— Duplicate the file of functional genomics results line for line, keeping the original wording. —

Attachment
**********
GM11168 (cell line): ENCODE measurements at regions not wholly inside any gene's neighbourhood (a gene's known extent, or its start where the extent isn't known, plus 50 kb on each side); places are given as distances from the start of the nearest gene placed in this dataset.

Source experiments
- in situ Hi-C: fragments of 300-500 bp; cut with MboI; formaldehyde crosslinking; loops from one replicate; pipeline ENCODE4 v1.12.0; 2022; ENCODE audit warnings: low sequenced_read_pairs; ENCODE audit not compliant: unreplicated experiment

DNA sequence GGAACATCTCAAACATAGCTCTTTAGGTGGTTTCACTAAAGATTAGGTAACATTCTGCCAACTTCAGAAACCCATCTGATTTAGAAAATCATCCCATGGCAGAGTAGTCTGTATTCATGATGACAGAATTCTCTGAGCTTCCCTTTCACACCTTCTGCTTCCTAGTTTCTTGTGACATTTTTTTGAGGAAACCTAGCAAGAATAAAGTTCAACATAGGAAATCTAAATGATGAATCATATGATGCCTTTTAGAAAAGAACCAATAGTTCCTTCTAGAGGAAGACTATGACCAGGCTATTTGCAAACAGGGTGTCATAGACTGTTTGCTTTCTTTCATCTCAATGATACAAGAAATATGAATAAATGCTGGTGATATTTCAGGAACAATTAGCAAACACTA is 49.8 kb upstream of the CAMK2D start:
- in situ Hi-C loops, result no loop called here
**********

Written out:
GM11168 (cell line): ENCODE measurements at regions not wholly inside any gene's neighbourhood (a gene's known extent, or its start where the extent isn't known, plus 50 kb on each side); places are given as distances from the start of the nearest gene placed in this dataset.

Source experiments
- in situ Hi-C: fragments of 300-500 bp; cut with MboI; formaldehyde crosslinking; loops from one replicate; pipeline ENCODE4 v1.12.0; 2022; ENCODE audit warnings: low sequenced_read_pairs; ENCODE audit not compliant: unreplicated experiment

DNA sequence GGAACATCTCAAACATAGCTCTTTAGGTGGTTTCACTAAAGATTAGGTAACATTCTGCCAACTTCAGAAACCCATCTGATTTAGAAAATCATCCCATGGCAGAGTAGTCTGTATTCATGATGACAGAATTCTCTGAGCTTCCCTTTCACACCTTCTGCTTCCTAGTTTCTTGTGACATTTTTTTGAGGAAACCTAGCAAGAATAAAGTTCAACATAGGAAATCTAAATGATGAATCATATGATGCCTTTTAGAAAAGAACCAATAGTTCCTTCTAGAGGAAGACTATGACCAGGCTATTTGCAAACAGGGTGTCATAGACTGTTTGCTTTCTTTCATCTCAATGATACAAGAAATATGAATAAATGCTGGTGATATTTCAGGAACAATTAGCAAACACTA is 49.8 kb upstream of the CAMK2D start:
- in situ Hi-C loops, result no loop called here